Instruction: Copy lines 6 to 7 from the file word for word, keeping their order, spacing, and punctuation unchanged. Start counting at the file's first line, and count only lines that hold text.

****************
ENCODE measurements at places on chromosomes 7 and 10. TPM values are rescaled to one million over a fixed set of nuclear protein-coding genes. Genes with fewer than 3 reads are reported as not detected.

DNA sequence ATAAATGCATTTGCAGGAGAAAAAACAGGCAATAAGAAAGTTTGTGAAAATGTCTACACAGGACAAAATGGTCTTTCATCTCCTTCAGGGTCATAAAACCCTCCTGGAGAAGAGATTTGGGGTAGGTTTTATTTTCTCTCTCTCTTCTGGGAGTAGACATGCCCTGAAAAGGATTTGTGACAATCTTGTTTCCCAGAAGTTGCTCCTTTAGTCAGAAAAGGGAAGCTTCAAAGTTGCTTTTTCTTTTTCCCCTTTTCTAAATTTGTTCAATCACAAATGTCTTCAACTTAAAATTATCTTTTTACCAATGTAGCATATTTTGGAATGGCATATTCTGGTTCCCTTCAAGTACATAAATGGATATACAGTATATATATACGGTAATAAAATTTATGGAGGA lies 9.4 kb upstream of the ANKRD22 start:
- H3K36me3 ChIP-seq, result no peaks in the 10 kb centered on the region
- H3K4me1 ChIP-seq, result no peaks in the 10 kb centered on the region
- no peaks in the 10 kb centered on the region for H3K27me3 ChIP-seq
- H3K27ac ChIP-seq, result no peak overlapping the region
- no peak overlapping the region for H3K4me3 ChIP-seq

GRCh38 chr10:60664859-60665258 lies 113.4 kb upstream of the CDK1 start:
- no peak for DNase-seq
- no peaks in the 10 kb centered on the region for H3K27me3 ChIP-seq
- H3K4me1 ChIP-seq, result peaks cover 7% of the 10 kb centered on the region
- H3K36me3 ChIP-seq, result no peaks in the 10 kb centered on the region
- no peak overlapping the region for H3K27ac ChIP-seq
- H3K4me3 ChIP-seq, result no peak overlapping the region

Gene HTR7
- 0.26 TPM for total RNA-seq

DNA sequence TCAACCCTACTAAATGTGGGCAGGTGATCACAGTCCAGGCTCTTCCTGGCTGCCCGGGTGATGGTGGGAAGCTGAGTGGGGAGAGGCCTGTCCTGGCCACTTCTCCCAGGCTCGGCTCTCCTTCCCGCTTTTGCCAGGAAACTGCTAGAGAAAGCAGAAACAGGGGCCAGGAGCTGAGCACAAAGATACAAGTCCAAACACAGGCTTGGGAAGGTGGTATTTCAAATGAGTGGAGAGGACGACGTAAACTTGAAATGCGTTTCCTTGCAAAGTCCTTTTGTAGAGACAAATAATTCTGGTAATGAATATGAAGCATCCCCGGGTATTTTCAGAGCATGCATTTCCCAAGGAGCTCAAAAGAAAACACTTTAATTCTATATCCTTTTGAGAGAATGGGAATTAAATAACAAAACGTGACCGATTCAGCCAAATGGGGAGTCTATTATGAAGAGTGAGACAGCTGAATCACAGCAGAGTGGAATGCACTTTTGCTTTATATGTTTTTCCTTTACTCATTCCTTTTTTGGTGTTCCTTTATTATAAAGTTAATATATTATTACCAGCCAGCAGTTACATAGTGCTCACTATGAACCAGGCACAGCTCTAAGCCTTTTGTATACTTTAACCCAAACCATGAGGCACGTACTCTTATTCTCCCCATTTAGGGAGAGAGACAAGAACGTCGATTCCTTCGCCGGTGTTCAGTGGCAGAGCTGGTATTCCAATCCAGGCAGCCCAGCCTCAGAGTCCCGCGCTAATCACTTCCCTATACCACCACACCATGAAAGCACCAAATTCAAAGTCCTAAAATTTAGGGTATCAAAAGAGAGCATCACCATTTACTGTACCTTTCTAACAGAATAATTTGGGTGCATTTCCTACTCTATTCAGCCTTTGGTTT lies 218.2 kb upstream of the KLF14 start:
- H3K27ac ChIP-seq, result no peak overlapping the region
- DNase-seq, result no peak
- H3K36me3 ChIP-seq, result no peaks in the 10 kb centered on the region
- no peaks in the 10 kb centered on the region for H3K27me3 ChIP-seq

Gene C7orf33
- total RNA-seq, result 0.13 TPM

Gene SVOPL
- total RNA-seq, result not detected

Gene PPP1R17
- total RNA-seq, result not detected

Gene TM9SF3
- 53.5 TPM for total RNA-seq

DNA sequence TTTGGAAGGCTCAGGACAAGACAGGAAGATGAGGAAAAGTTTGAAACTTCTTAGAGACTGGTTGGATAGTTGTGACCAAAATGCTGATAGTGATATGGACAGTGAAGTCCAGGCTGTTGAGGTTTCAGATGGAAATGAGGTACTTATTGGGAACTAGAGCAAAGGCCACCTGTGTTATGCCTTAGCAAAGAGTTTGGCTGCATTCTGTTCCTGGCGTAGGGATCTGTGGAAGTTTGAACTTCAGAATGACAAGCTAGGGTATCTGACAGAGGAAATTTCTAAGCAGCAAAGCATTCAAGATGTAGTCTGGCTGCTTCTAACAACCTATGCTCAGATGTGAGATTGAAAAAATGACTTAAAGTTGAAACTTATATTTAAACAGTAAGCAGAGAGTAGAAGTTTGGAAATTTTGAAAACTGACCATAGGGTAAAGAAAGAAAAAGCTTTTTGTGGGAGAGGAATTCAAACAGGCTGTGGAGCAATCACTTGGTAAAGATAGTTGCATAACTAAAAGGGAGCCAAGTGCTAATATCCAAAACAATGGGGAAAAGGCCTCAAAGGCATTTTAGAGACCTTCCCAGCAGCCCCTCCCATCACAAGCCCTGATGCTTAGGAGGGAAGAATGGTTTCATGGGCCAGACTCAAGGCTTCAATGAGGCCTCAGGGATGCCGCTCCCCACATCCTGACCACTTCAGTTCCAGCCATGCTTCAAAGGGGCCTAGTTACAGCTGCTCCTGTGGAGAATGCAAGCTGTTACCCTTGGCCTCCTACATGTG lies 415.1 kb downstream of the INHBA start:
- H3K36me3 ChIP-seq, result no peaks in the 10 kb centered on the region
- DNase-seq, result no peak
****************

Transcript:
- H3K27ac ChIP-seq, result no peak overlapping the region
- no peak overlapping the region for H3K4me3 ChIP-seq